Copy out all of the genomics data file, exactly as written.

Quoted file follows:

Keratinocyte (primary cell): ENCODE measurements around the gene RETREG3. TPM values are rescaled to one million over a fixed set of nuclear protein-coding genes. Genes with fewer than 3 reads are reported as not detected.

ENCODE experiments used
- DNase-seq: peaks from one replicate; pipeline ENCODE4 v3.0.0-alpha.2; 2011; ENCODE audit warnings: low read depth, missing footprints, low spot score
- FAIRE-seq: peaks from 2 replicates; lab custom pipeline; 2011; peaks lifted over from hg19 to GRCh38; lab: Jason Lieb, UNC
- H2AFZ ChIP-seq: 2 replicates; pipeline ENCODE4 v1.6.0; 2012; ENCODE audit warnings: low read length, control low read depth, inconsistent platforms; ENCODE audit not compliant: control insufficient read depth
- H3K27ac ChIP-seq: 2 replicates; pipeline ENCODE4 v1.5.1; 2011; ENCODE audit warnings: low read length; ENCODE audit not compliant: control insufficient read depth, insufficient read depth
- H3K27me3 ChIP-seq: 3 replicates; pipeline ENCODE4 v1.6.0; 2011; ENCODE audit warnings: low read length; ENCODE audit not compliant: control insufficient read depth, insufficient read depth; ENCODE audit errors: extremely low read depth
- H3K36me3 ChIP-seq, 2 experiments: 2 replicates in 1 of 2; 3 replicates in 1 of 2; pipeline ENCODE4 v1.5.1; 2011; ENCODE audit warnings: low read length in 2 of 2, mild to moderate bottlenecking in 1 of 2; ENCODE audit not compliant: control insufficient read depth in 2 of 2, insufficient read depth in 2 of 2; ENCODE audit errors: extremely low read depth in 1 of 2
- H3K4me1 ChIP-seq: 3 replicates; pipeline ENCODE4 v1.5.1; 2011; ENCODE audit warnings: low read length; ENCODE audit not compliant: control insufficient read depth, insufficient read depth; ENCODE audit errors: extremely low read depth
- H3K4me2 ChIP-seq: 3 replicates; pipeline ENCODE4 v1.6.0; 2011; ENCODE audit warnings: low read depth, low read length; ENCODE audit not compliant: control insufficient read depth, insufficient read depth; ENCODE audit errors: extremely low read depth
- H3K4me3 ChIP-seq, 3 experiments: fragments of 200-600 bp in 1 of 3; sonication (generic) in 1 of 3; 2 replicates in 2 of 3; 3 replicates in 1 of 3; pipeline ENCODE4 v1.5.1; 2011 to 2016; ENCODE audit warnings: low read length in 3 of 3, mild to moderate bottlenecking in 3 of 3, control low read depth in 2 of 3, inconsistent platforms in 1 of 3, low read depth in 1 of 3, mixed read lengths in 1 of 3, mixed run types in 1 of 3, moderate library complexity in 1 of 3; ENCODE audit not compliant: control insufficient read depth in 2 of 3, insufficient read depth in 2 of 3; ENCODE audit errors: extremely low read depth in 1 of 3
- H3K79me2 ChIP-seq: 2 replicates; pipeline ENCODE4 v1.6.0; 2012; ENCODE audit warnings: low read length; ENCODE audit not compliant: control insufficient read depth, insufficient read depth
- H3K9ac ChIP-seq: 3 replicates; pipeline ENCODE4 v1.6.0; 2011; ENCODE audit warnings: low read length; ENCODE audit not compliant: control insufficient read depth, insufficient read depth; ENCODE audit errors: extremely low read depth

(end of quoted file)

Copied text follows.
Keratinocyte (primary cell): ENCODE measurements around the gene RETREG3. TPM values are rescaled to one million over a fixed set of nuclear protein-coding genes. Genes with fewer than 3 reads are reported as not detected.

ENCODE experiments used
- DNase-seq: peaks from one replicate; pipeline ENCODE4 v3.0.0-alpha.2; 2011; ENCODE audit warnings: low read depth, missing footprints, low spot score
- FAIRE-seq: peaks from 2 replicates; lab custom pipeline; 2011; peaks lifted over from hg19 to GRCh38; lab: Jason Lieb, UNC
- H2AFZ ChIP-seq: 2 replicates; pipeline ENCODE4 v1.6.0; 2012; ENCODE audit warnings: low read length, control low read depth, inconsistent platforms; ENCODE audit not compliant: control insufficient read depth
- H3K27ac ChIP-seq: 2 replicates; pipeline ENCODE4 v1.5.1; 2011; ENCODE audit warnings: low read length; ENCODE audit not compliant: control insufficient read depth, insufficient read depth
- H3K27me3 ChIP-seq: 3 replicates; pipeline ENCODE4 v1.6.0; 2011; ENCODE audit warnings: low read length; ENCODE audit not compliant: control insufficient read depth, insufficient read depth; ENCODE audit errors: extremely low read depth
- H3K36me3 ChIP-seq, 2 experiments: 2 replicates in 1 of 2; 3 replicates in 1 of 2; pipeline ENCODE4 v1.5.1; 2011; ENCODE audit warnings: low read length in 2 of 2, mild to moderate bottlenecking in 1 of 2; ENCODE audit not compliant: control insufficient read depth in 2 of 2, insufficient read depth in 2 of 2; ENCODE audit errors: extremely low read depth in 1 of 2
- H3K4me1 ChIP-seq: 3 replicates; pipeline ENCODE4 v1.5.1; 2011; ENCODE audit warnings: low read length; ENCODE audit not compliant: control insufficient read depth, insufficient read depth; ENCODE audit errors: extremely low read depth
- H3K4me2 ChIP-seq: 3 replicates; pipeline ENCODE4 v1.6.0; 2011; ENCODE audit warnings: low read depth, low read length; ENCODE audit not compliant: control insufficient read depth, insufficient read depth; ENCODE audit errors: extremely low read depth
- H3K4me3 ChIP-seq, 3 experiments: fragments of 200-600 bp in 1 of 3; sonication (generic) in 1 of 3; 2 replicates in 2 of 3; 3 replicates in 1 of 3; pipeline ENCODE4 v1.5.1; 2011 to 2016; ENCODE audit warnings: low read length in 3 of 3, mild to moderate bottlenecking in 3 of 3, control low read depth in 2 of 3, inconsistent platforms in 1 of 3, low read depth in 1 of 3, mixed read lengths in 1 of 3, mixed run types in 1 of 3, moderate library complexity in 1 of 3; ENCODE audit not compliant: control insufficient read depth in 2 of 3, insufficient read depth in 2 of 3; ENCODE audit errors: extremely low read depth in 1 of 3
- H3K79me2 ChIP-seq: 2 replicates; pipeline ENCODE4 v1.6.0; 2012; ENCODE audit warnings: low read length; ENCODE audit not compliant: control insufficient read depth, insufficient read depth
- H3K9ac ChIP-seq: 3 replicates; pipeline ENCODE4 v1.6.0; 2011; ENCODE audit warnings: low read length; ENCODE audit not compliant: control insufficient read depth, insufficient read depth; ENCODE audit errors: extremely low read depth